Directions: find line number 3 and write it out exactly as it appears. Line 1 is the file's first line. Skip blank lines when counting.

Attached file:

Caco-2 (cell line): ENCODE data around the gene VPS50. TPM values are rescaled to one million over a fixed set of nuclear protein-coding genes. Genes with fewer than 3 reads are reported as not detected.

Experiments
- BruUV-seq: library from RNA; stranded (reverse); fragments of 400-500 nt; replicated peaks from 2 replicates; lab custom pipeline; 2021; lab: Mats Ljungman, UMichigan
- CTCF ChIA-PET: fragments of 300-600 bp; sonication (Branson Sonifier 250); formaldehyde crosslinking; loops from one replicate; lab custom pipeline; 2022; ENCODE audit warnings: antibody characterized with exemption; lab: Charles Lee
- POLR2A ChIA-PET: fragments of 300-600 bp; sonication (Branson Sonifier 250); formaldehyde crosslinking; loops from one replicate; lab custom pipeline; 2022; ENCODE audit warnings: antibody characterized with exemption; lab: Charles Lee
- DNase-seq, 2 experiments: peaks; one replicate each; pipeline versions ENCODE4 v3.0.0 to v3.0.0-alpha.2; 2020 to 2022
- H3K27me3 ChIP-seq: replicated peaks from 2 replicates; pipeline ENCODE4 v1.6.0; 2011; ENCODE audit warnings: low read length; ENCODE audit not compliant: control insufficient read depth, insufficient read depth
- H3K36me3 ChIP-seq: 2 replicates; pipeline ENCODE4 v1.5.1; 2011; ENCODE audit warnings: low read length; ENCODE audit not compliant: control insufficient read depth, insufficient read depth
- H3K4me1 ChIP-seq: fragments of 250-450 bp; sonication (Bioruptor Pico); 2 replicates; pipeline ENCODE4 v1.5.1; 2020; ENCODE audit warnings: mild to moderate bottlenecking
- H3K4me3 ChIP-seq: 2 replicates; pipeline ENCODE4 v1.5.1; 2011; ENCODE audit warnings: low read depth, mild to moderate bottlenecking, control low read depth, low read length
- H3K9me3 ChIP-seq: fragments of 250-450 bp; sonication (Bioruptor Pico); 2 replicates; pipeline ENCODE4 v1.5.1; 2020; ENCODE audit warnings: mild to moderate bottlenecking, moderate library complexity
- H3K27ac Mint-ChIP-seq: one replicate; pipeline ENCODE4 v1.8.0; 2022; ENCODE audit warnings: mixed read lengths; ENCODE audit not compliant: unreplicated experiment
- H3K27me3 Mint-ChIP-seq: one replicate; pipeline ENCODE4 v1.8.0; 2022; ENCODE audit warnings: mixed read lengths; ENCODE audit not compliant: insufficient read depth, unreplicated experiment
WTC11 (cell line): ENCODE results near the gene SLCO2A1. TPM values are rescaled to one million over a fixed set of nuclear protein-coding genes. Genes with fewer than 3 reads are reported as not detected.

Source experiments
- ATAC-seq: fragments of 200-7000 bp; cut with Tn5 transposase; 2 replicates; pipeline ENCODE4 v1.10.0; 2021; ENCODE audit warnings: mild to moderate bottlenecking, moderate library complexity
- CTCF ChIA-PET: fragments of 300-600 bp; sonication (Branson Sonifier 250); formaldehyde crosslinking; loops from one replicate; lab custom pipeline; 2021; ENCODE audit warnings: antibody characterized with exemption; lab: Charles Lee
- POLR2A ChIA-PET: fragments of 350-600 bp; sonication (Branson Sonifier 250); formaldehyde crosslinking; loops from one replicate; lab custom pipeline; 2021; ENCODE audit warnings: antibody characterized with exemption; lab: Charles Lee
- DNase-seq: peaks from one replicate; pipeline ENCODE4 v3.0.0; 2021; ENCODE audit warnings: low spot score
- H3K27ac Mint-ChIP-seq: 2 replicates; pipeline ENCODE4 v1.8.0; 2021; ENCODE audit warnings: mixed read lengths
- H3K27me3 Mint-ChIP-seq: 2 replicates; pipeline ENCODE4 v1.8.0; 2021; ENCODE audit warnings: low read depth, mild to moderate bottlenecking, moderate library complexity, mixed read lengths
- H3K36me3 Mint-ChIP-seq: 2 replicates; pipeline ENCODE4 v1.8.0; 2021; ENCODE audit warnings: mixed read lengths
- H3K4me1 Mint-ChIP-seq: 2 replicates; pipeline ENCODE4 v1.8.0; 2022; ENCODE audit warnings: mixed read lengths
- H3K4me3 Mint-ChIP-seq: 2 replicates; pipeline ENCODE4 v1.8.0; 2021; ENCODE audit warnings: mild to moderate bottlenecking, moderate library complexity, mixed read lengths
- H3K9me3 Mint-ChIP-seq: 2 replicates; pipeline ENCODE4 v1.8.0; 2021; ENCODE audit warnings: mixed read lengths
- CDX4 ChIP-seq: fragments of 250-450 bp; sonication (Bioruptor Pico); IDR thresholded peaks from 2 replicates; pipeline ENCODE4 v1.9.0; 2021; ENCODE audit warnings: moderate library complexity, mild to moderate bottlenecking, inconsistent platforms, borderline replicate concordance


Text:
- BruUV-seq: library from RNA; stranded (reverse); fragments of 400-500 nt; replicated peaks from 2 replicates; lab custom pipeline; 2021; lab: Mats Ljungman, UMichigan